Monday, April 02, 2012

999 The "Merger"

999 The “Merger”

“Merger” is in quotes because in the real world, there’s no such thing.  One entity takes over another.  The closest we’ve ever come was the “merger” of Chase Bank into Chemical.  Chemical took over but more gently than most and then changed its name to Chase because it was better known in more places.

The “Merger” of Chrysler with Daimler and then with Fiat, the “Merger” of the United Church of Christ and The Methodist Church, the “Merger” of the Long Island Jewish-Hillside and North Shore Health systems were all takeovers.

And so is the “Merger” of the two largest and most powerful performing unions, the American Federation of Television and Radio Artists and the Screen Actors Guild.

And even though they’re both unions with long histories and similar goals and many duplicate members, they are two different cultures and those differences spell trouble for members, staff and employers alike.

More than 30 years ago, your correspondent sat on the original exploratory committee and soon thereafter switched sides from “aye” to “nay.”
Now, all these years later, the “ayes” have it.  But don’t call it a “Merger.”  SAG has acquired AFTRA.  Oh, sure, joint presidents and a joint board of directors - for now.  

Both unions are dominated by actors.  But in the case AFTRA, the radio and television staff people are the backbone and the only steady source of the union’s income.  Both unions have said their unemployment rates are in the neighborhood of 95% at any given moment.

So, it’s relying on the low pay grunts to fund the thing and then parade the big names in public when it’s contract time.

Does SAG care about the “radio” part of AFTRA?  Likely they’ll say “of course” if asked.  But radio is on the ropes again and so is the union, though its independent health and retirement fund recently reported itself to be in decent shape.

Does AFTRA care about Hollywood?  That’s hard to tell, but a leading indicator is the recent move of its national headquarters from New York to Los Angeles, the kind of time, effort, energy and financial waste that has come to typify it.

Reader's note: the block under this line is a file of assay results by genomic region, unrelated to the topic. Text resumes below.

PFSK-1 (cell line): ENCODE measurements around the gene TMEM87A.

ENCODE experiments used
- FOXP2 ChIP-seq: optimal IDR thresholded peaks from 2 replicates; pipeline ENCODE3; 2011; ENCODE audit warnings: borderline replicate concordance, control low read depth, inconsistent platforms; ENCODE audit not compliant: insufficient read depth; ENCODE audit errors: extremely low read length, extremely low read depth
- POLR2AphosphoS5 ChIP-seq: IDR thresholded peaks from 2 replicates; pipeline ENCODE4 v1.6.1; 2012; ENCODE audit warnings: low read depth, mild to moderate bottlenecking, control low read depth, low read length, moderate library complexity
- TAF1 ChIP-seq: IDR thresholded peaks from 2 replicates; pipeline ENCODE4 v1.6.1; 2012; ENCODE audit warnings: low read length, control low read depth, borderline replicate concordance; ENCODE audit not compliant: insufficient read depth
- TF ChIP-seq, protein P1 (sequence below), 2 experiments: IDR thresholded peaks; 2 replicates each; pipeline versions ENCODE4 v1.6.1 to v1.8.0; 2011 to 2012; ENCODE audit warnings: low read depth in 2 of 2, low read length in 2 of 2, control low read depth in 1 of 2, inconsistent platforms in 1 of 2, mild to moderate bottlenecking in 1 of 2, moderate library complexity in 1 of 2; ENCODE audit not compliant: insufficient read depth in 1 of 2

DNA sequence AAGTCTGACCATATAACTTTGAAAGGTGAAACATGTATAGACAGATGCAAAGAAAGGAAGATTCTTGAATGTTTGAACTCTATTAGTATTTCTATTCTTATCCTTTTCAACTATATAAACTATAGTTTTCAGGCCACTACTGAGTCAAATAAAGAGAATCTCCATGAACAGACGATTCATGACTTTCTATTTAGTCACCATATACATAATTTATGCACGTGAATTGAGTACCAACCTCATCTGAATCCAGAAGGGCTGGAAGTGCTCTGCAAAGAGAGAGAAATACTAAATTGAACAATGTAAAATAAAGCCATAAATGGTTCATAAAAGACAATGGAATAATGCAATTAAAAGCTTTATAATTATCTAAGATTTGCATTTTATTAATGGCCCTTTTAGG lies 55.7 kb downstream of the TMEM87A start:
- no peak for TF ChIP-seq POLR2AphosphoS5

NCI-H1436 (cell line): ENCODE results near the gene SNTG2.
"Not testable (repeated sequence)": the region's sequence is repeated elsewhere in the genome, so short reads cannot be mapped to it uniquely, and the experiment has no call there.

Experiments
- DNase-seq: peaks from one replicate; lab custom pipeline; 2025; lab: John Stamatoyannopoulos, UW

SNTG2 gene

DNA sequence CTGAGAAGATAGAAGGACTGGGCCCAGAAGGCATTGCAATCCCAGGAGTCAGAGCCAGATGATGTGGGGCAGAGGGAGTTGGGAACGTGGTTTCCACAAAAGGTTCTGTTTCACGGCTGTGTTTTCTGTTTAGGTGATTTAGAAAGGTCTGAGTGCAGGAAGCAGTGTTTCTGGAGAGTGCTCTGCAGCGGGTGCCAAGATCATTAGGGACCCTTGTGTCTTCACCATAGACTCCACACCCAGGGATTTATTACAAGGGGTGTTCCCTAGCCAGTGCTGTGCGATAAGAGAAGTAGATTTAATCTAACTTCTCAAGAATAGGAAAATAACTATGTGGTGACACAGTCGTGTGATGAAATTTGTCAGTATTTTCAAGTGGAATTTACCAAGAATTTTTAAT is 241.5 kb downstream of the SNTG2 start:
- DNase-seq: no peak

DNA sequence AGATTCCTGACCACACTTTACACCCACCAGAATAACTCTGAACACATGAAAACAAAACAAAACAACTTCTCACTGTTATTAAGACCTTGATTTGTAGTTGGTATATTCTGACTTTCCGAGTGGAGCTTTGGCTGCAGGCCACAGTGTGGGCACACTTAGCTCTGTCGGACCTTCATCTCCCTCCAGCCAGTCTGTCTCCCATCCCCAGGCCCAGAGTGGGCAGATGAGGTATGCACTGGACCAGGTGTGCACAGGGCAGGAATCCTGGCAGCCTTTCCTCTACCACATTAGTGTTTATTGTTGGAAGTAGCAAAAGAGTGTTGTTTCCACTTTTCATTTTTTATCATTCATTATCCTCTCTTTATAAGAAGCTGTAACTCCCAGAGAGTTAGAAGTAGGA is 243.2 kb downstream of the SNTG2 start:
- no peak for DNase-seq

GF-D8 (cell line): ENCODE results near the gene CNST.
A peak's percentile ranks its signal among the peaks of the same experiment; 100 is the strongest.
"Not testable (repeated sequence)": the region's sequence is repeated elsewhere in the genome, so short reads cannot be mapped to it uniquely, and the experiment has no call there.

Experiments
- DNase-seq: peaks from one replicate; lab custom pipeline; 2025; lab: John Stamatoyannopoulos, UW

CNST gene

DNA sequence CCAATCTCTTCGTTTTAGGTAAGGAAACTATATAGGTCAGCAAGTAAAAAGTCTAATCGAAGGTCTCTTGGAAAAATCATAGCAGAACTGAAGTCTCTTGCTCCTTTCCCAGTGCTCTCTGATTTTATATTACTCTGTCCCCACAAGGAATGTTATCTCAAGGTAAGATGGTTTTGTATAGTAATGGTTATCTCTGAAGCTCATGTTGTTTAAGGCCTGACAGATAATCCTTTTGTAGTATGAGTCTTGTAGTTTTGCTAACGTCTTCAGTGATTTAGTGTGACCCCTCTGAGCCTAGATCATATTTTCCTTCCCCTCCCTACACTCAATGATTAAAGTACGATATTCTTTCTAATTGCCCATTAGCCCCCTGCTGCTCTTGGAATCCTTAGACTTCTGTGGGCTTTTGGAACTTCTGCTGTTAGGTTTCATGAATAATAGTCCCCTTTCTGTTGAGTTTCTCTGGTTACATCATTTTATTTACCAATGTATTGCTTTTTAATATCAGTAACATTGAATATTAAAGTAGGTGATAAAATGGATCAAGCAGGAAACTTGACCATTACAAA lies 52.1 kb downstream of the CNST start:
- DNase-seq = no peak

The new entity will be called SAG-AFTRA.  That shows you who wears the pants.

These things tend not to work well and never work instantly.  Cliques and factions exist within both groups and will multiply exponentially.

Influence over industry -- a major selling point of the “Merger” will remain unchanged.  These unions, like most others have given up or been driven to give up their one and only real weapon, the effective strike.

This is a sad day for performers and a sad day for organized labor.


Shrapnel:

--Keith Olbermann may be a pain to work with but he’s effective.  So his recent firing by Al Gore’s “Current” TV network does not help people of the Keith persuasion to understand the world of events through a liberal lens.  And the guy has made himself persona non grata in so many TV companies he’s unlikely to land anywhere else unless he starts one himself.

I’m Wes Richards.  My opinions are my own but you’re welcome to them. ®
Please address comments to wesrichards@gmail.com
© WJR 2012

1 comment:

stanchaz said...

The Right-Wingers are havin’ a ball, gloating and trying to smear Keith. Hey guys, chill out , and just take some more Viagra! The real question we should be asking is : Did CurrentTV simply USE Keith to gain attention and higher ratings? They KNEW what they were getting! Did they lure him with big bucks, and then drop him when they were done? Yes, we all know that Keith injects emotion and passion into his commentary, into his intelligent and incisive reporting, and into his humor....all of which makes his program interesting, as well as informative. He's forceful, honest, and direct: you FEEL his pain, you FEEL his anger, and you FEEL his heart-felt sincerity when he covers a story. And he covers it well. He's NEVER just another talking head! If Keith is absent from CurrentTV, then I too will be absent from CurrentTV. For Keith is one of the best - hands down- as evidenced by his outstanding coverage of OWS during the past year. I wish him well, and hope that he is back on the air soon. We need his unique voice and viewpoint!